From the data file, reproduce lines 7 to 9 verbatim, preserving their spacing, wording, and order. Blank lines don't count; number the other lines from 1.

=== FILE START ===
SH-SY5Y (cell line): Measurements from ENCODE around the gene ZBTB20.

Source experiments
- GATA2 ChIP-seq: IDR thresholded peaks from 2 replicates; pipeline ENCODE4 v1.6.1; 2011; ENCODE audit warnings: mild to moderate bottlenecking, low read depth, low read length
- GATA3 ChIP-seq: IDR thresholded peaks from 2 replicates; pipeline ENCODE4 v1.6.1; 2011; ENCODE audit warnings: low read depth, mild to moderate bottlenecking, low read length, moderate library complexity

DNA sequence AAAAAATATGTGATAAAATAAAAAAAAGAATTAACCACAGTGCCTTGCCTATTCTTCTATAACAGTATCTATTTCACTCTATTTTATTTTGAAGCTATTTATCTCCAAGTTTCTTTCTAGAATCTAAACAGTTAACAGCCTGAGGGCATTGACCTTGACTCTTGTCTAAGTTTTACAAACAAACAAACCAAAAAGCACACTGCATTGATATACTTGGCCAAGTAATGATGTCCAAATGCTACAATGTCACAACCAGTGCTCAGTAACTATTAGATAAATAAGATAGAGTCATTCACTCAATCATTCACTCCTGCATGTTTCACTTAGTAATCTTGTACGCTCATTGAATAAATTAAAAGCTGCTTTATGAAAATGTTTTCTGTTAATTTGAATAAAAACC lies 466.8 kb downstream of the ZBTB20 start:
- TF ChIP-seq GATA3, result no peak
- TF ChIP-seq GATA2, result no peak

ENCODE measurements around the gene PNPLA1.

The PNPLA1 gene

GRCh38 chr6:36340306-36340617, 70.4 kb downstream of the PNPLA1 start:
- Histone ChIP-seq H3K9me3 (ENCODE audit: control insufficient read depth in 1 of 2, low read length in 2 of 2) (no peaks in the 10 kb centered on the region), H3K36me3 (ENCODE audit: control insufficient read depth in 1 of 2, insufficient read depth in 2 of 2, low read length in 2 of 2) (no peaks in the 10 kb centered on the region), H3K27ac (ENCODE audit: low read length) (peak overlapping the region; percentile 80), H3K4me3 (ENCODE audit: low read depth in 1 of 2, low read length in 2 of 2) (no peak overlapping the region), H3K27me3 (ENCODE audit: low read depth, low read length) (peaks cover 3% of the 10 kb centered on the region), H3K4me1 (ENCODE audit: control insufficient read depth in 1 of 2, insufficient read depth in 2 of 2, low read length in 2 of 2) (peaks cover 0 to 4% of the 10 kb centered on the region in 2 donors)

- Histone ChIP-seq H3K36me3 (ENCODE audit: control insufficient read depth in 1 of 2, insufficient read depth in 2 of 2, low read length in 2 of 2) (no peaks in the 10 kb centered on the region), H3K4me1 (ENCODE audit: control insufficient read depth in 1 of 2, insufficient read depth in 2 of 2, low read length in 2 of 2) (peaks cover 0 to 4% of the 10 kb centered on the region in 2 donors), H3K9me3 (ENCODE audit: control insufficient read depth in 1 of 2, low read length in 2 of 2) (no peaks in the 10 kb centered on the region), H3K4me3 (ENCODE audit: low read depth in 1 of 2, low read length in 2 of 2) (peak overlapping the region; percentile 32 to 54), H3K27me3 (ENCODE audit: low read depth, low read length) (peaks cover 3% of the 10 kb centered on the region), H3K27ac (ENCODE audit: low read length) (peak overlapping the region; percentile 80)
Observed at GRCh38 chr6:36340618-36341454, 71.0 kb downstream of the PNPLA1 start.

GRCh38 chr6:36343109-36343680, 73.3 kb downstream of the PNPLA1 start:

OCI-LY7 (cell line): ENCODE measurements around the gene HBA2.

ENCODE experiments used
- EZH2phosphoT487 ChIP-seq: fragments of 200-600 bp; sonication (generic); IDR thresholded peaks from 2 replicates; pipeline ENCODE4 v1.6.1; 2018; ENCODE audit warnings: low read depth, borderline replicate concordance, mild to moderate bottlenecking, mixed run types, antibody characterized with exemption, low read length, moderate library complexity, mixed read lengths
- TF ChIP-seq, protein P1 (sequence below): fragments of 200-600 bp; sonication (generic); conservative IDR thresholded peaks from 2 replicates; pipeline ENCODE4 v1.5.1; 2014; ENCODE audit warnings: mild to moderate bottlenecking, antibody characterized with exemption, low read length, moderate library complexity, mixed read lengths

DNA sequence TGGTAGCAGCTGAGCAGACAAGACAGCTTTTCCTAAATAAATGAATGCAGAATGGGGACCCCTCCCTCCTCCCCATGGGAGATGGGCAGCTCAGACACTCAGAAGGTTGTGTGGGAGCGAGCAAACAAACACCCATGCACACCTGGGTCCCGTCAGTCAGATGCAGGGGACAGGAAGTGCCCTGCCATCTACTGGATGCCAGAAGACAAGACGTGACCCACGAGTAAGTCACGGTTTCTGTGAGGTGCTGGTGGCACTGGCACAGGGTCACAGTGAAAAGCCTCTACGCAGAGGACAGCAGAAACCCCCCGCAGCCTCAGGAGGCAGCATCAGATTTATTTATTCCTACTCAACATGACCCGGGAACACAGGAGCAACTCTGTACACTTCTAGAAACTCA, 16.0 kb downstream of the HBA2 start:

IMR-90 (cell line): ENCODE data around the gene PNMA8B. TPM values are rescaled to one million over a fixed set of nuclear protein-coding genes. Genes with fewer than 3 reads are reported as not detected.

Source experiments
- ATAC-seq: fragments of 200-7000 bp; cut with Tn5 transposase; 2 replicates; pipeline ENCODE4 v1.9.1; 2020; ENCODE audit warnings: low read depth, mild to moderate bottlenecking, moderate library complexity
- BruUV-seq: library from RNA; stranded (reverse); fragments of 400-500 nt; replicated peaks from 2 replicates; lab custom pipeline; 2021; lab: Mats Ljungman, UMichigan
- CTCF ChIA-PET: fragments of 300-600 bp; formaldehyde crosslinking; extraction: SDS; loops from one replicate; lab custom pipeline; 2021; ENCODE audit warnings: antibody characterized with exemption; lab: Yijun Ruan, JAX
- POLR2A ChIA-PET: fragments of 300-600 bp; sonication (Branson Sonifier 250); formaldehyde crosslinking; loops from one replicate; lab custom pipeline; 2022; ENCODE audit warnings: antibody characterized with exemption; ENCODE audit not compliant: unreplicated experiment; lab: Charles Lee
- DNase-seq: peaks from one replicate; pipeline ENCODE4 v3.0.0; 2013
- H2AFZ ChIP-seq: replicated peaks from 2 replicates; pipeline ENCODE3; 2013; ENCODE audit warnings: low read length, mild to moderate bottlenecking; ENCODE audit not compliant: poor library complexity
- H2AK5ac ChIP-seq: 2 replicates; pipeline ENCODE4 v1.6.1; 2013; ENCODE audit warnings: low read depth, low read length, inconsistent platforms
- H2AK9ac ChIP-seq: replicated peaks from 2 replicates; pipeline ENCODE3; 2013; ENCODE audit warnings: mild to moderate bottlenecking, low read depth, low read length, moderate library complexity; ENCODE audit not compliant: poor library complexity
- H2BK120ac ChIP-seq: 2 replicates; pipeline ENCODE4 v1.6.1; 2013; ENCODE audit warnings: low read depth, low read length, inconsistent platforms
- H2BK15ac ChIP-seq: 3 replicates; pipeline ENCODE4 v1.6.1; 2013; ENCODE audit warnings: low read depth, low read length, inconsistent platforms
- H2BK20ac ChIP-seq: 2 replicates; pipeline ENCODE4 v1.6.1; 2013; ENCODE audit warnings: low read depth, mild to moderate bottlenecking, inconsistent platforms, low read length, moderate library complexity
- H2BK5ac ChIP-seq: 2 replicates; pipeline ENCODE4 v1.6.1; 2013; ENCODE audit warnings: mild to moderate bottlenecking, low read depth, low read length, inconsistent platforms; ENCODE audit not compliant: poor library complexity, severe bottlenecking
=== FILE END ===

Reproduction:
- TF ChIP-seq GATA2, result no peak

ENCODE measurements around the gene PNPLA1.

The PNPLA1 gene